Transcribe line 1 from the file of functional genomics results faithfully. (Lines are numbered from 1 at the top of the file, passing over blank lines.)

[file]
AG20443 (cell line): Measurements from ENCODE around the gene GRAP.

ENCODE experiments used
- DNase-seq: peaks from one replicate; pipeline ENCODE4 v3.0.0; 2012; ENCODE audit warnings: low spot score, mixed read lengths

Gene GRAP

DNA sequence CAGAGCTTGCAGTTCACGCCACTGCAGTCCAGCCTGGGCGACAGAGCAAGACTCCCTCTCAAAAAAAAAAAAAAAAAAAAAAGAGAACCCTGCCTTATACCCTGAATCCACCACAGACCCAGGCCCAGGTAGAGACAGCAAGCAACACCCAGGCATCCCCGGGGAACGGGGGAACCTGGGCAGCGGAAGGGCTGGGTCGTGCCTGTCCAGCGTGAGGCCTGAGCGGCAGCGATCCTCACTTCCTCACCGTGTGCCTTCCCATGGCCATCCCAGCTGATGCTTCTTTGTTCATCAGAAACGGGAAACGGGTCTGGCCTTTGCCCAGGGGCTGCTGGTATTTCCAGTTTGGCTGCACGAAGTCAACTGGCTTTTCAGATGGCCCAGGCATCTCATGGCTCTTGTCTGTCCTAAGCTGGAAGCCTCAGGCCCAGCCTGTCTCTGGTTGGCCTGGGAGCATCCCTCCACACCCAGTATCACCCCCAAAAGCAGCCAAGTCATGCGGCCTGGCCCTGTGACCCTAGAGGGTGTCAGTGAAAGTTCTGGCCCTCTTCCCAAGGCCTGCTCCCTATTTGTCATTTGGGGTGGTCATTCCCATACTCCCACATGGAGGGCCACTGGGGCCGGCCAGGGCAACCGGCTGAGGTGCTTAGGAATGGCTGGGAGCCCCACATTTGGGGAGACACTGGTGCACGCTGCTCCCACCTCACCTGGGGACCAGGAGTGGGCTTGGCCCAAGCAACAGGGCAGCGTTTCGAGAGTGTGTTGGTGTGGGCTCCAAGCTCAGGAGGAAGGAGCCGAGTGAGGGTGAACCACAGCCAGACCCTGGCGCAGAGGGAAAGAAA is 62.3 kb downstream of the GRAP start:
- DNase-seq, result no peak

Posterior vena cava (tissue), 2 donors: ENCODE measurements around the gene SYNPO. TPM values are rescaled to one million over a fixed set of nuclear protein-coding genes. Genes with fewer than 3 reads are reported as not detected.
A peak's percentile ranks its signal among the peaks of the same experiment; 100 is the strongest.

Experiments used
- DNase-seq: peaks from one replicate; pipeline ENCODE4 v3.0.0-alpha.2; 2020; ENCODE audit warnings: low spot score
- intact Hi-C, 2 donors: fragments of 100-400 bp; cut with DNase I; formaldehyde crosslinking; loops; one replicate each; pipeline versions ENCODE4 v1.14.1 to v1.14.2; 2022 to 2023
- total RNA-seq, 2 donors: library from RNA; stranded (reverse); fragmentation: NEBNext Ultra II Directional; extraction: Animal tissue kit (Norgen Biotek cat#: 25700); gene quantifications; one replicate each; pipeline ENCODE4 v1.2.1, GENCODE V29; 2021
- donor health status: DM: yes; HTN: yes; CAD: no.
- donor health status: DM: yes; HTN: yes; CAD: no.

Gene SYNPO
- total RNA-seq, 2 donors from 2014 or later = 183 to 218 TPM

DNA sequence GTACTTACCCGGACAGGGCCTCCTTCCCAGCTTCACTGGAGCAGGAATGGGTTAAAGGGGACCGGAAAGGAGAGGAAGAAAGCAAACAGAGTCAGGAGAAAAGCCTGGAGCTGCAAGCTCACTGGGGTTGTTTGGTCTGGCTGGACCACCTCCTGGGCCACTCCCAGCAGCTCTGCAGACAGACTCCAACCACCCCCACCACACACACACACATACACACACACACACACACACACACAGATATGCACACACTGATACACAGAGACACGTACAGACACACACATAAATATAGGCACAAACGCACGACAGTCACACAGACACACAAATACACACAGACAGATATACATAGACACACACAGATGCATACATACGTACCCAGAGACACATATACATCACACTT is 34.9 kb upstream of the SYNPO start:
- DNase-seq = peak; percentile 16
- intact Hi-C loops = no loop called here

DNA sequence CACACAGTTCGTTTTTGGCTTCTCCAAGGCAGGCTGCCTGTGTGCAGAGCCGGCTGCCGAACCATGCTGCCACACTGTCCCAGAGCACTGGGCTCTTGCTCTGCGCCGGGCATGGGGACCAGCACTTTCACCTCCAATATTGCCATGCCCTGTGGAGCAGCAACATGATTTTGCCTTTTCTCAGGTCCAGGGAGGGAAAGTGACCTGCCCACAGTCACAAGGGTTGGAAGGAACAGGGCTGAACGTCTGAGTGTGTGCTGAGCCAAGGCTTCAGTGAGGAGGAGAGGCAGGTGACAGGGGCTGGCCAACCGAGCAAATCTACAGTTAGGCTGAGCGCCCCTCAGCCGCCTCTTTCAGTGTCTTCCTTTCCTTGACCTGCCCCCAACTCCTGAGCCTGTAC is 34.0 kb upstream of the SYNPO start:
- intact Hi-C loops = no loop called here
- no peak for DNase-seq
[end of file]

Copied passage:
AG20443 (cell line): Measurements from ENCODE around the gene GRAP.